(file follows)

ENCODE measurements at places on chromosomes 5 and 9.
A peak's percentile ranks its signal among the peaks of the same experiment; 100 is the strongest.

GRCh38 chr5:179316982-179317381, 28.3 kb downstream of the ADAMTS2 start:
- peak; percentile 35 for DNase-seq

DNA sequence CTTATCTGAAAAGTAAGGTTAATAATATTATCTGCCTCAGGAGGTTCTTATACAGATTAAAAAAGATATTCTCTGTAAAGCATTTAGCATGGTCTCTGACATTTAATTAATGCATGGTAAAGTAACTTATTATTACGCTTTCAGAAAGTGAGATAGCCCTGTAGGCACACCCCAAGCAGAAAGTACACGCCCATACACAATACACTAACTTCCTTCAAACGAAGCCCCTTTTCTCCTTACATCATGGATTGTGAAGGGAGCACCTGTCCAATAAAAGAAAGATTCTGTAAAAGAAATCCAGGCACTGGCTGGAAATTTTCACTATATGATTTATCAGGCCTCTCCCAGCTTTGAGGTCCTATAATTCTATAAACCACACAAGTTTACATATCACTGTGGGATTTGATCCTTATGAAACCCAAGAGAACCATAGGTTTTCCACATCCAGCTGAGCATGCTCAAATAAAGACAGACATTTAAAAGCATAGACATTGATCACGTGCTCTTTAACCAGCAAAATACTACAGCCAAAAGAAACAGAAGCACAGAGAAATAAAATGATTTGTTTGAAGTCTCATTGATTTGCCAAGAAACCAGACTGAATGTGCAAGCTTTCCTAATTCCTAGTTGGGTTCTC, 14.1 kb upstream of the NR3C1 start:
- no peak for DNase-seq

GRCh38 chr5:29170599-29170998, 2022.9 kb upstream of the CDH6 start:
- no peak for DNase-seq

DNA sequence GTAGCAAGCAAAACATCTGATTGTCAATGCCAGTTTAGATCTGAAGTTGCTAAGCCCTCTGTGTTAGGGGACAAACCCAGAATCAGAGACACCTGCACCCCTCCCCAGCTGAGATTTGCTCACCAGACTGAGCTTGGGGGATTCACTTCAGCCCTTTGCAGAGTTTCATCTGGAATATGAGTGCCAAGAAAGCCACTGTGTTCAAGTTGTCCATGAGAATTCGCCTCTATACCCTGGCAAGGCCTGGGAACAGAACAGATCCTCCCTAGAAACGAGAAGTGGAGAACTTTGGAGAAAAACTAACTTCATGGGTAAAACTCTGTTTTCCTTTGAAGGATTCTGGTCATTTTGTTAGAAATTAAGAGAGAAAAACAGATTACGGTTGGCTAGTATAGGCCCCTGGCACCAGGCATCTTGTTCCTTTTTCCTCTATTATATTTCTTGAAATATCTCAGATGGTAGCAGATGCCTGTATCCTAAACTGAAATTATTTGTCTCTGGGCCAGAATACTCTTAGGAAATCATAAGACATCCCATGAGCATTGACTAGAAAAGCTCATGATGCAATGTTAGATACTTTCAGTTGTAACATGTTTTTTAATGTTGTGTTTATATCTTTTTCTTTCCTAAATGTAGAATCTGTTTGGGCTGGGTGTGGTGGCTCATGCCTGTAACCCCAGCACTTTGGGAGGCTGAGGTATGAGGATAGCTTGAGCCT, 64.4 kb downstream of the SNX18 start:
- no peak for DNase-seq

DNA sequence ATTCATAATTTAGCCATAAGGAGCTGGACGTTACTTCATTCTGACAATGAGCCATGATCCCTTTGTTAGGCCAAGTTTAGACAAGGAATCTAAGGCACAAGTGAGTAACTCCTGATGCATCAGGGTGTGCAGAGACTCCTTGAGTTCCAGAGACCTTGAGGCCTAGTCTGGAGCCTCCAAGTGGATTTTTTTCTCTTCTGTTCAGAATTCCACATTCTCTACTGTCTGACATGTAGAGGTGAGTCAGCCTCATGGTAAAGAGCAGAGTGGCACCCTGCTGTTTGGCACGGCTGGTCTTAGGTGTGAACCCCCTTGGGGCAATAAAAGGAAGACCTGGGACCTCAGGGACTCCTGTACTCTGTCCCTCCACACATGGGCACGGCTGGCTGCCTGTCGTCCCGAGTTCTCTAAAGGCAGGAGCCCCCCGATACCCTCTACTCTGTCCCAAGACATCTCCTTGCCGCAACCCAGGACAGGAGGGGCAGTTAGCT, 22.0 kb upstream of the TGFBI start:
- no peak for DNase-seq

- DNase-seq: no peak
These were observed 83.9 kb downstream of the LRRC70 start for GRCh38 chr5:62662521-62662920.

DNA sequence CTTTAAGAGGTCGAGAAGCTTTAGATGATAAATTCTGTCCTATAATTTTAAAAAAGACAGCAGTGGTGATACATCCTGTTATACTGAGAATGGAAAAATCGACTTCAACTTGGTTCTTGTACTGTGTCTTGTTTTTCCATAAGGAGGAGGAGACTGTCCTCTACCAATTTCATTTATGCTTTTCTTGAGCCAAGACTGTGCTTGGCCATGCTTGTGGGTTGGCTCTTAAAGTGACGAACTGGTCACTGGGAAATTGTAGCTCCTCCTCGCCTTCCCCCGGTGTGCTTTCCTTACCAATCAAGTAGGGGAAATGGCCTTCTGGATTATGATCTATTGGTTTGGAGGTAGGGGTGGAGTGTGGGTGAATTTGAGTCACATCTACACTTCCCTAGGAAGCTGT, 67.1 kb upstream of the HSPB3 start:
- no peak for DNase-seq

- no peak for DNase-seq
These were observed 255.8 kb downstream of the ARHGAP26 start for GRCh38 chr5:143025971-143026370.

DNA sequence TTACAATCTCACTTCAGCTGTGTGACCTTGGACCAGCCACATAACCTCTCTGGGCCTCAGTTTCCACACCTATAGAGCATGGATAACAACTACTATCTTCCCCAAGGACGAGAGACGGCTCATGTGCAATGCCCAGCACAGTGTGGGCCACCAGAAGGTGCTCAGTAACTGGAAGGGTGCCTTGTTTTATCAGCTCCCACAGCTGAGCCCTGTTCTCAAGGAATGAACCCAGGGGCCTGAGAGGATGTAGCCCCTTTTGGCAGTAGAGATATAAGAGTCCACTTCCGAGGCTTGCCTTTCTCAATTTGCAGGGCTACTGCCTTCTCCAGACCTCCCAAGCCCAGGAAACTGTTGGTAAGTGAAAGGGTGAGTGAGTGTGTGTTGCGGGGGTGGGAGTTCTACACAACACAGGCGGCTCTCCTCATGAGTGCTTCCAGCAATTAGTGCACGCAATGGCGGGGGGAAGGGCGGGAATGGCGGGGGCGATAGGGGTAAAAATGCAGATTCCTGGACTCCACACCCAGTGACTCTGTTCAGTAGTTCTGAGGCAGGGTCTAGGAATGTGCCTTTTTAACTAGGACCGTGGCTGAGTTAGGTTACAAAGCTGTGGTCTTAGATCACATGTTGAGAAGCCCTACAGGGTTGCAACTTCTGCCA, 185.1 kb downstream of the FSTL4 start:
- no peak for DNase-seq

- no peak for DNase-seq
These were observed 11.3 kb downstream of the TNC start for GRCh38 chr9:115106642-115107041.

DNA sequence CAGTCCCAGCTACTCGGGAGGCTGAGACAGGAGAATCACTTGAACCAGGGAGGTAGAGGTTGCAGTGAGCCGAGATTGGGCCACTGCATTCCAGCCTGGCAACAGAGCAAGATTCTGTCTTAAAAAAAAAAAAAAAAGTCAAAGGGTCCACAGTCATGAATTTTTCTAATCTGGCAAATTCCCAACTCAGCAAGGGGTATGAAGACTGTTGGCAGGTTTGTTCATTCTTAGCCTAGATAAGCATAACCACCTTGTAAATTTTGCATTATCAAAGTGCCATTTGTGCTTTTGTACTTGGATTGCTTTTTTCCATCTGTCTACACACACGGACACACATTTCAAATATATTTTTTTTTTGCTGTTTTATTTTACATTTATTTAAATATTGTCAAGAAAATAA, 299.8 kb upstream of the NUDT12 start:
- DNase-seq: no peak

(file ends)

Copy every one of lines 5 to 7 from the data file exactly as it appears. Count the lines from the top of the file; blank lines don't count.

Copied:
DNA sequence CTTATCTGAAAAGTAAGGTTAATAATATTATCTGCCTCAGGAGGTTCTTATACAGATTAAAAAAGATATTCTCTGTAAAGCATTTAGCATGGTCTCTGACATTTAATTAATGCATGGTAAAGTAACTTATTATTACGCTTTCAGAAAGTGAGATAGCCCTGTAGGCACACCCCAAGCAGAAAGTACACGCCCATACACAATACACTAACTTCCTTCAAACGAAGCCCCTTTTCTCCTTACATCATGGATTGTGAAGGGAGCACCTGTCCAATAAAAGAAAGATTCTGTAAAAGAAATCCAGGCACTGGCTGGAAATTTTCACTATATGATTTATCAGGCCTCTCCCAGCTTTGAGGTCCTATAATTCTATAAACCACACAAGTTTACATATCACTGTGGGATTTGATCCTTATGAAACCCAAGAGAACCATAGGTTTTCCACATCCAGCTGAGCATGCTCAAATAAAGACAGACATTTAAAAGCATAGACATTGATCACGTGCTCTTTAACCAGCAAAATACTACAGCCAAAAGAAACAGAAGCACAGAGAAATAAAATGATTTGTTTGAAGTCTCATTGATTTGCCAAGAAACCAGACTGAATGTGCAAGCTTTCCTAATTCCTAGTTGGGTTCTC, 14.1 kb upstream of the NR3C1 start:
- no peak for DNase-seq

GRCh38 chr5:29170599-29170998, 2022.9 kb upstream of the CDH6 start: